The Scientific Revolution of the 17th Century owed a great debt to the work of scholars and innovators in the Middle East, which preserved and built upon the knowledge of the Roman Empire, forgotten to the European Dark Ages. But the works of Leibniz, Newton and Spinoza were a distinctly European affair because the Christian church was more open to compromise than its Islamic equivalent. This meant that the printing press, possibly the most important information technology of all time, spread throughout the West in the 16th Century. Ferguson parallels the rise of Prussia, which was at the forefront of modern military innovation, with that of the Ottoman Empire, which rejected the scientific advances and suffered a centuries-long decline.

The chapter in which Ferguson tells us that Private Property Rights were the most important tenant for the founding of the modern democratic state raises a lot of questions. Primarily, why did I not pay more attention during my Enlightenment course? In order to explain the impact that different models of ownership can have upon political outcome he compares and contrasts what happened in Latin America, which was collonised by the Spanish and the Portuguese, with what happened in North American, which was collonised by the British. In doing so he references works by Thomas Hobbes, John Locke, Jean-Jacques Rousseau and Voltaire, along with numerous documents associated with the French and American Revolutions - all of which were on my university reading list. Now I feel like I need to go back and read them all again (along with Wealth of Nations by Adam Smith) just so I can be on the same page as my more studious peers. Listen to your teacher, kids!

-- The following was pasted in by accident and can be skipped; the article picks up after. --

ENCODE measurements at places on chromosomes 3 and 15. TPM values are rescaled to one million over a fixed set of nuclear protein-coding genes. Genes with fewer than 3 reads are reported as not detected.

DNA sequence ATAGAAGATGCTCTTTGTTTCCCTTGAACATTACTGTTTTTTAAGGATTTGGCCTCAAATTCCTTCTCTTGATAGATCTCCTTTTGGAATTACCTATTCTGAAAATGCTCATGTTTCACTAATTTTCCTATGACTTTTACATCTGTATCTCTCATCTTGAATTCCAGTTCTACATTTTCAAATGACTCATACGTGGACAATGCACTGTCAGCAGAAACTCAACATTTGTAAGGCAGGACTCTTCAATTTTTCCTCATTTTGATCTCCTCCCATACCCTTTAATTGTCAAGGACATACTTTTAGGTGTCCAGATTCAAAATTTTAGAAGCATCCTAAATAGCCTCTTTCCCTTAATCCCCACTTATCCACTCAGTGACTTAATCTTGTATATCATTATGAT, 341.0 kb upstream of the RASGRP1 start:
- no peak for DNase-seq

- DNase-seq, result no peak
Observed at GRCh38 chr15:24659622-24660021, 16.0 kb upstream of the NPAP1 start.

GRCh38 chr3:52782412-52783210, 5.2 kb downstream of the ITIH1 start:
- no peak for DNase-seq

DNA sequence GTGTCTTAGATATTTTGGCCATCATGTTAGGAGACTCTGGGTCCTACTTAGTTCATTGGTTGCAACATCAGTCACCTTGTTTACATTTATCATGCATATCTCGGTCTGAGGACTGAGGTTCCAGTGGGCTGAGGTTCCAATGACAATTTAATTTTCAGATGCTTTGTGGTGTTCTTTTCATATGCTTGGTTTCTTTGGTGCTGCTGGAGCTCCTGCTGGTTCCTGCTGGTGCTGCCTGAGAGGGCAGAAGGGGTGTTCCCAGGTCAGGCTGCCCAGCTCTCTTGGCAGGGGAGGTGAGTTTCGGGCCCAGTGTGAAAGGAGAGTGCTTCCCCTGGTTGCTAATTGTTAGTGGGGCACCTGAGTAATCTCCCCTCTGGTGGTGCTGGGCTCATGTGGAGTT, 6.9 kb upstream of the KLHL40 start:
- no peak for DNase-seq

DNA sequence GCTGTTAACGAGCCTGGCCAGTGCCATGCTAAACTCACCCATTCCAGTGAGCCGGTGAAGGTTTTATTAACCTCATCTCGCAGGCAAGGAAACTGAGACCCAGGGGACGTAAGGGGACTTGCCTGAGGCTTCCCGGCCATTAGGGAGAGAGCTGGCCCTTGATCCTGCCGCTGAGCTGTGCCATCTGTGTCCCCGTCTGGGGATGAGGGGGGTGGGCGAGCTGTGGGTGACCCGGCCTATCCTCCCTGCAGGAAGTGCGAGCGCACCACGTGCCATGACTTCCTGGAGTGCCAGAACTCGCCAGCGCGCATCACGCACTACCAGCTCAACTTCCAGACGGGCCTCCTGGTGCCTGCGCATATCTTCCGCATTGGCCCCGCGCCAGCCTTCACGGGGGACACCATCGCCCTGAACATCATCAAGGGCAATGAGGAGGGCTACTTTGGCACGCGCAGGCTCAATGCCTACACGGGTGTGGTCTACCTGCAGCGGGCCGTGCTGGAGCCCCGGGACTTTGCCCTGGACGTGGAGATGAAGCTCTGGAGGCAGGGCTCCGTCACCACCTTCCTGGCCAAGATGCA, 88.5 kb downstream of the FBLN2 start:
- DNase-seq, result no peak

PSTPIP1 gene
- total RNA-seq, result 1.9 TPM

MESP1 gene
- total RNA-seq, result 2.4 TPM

Modern medicine is one of the most important and often neglected benefits of imperial rule, Ferguson tells us. Wherever Europeans went they took their medicines, and life expectancy around the world in the late 19th century doubled as a result. This is a point that can be better understood in the broad swath of history Ferguson addresses, as opposed to in the particular, wherein European regimes did horrible things to native peoples, in Africa, in particular.